There is no “I” in IT…oh wait yes there is.
I’ve had the great pleasure to read @davegray and his insightful post about a general theory of Information Relativity


The lovely insight here is the fundamental lack of separation between information and intention. I keep seeing transformation methodologies that depend of “objective information” to align organization, but this insight helps us to understand that information (the “difference that makes a difference”) is different from data and that the transformational power of information is inextricably intertwined with principles of presenter bias, observer bias and other key factors.

A nice commentary by toothpastefordinner.com

Nowhere is this more evident in the emergent behavior of “KPI Gaming” that manifests in organizations who have successfully implemented organizational alignment through continuous measurement of Key Performance Indicators, and have tied those KPIs to individual and organizational incentives, job descriptions and roles and organizational structure. I spoke with a CIO in Australia who bragged about how dramatically he improved project delivery time to get a fat quarterly bonus, but received a wink and a “no comment” when I pressed him on whether he rescoped any projects in order to get there. Obviously if you cut one project into 10 you can deliver projects “ten times faster”.

This connects with the idea that “direct observation” of reality is rare and almost always mediated through our past experience and the filter of social expectation, culture and near-instantaneous mental reinterpretation. Mediation is a fundamental pattern that underlies scale in organization, as it provides a way to enforce policies, culture, route information and detect patterns. Routing information means that the organization gains the ability to amplify inspiration and best practices, while policy enables organization to enforce best practice and define itself. Of course the “mediation” pattern in Service Oriented Architecture typically involves placing a piece of hardware and/or software in the path of message flow, but there are technical architectures that perform mediation functions embedded in the endpoints.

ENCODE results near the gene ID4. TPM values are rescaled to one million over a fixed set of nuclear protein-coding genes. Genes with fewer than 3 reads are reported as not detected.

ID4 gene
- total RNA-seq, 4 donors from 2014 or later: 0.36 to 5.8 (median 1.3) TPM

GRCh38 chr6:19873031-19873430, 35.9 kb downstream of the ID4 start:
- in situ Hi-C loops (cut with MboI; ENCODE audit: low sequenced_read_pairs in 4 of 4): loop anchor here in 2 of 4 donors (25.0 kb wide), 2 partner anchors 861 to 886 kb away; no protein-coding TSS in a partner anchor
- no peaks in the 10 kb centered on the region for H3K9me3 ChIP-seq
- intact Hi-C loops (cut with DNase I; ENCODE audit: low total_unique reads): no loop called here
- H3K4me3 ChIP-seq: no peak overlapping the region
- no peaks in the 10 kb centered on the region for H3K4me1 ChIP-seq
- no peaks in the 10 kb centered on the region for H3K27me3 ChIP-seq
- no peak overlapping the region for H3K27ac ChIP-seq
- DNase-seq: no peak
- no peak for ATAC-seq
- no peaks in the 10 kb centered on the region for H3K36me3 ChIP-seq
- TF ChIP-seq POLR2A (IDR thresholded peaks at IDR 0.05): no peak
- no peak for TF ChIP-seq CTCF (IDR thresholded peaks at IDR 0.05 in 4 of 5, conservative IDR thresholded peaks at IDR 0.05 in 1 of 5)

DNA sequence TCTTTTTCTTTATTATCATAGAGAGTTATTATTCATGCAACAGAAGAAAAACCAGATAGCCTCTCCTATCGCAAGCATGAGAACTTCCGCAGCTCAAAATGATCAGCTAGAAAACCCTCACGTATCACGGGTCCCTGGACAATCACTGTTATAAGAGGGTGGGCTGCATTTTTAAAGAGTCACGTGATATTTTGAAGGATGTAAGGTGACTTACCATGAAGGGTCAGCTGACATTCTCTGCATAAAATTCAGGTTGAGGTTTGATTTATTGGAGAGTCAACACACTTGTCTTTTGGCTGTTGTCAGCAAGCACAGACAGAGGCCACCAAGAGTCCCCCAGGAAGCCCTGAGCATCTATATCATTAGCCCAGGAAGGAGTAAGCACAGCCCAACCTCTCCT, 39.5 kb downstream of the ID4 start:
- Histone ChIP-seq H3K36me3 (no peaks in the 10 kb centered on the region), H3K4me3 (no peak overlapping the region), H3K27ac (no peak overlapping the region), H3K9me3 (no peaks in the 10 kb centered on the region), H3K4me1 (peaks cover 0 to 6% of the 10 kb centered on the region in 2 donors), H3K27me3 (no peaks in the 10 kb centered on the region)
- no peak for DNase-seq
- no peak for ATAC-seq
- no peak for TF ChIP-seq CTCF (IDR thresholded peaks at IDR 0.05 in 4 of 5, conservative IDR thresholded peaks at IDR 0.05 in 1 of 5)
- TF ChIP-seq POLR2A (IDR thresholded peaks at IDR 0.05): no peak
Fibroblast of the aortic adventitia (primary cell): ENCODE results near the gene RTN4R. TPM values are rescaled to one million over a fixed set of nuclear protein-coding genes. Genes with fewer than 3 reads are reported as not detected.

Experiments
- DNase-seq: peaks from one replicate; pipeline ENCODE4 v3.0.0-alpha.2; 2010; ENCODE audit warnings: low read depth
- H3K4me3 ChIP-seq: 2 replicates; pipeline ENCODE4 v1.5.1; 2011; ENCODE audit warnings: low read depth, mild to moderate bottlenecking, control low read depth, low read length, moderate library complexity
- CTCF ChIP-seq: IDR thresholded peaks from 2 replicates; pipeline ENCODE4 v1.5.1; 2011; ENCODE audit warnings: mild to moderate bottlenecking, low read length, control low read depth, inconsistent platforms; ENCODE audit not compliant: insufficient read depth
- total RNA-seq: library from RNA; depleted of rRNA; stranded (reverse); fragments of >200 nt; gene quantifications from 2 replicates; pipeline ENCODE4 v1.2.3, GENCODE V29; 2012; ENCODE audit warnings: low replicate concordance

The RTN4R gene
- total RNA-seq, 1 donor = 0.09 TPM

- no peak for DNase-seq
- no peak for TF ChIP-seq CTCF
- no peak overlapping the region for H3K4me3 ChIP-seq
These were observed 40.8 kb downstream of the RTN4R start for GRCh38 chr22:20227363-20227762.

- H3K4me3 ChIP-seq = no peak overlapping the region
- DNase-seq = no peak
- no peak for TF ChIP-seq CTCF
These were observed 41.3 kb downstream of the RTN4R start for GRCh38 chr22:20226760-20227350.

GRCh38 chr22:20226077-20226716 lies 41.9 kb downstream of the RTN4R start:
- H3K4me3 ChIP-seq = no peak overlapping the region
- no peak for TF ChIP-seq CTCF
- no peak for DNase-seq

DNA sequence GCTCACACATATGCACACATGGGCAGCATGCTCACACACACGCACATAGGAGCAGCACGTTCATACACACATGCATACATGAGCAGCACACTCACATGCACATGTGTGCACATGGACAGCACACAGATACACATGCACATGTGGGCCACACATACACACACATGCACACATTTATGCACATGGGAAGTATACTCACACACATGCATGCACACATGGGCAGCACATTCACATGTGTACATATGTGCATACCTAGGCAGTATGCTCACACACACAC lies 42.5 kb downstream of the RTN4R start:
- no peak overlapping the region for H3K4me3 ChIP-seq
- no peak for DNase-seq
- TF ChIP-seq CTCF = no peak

For humans, embedding organizational culture, policy, pattern detection and information routing in the endpoint means fostering a culture that understands deeply when to escalate issues, when to share information, where to share information and when to report, stop or perpetuate behaviors. This internalization of behavioral patterns, habits and culture allows organization to achieve what Peter Drucker refers to as the goal of organization: “To enable ordinary people to do extraordinary things.”

Lorraine Lawson wrote in her blog today:
“Honestly, I’d rather write about anything besides governance, particularly SOA governance.”


This post explores the concept of Federation, the balance of regional and central authority as the differentiation between Governance and Management. Ultimately this brings me to Daryl Plummer’s folk definition of Federation which is:

“What do I have to give up in order to be a part of something bigger”.

Linking that with Drucker’s “organization enables ordinary people to do extraordinary things”, one is led to the hope that scale does not equate to life-sapping and stultifying constraint and that the autonomy that one yields to belonging is amply compensated by the scale and longevity (legacy in the positive sense of the word) of Enterprise. Although both Dilbert and “The Office” suggest that the sacrifice is your life in exchange for 20 pieces of silver, we must envision a world where great problems can be addressed at great scale.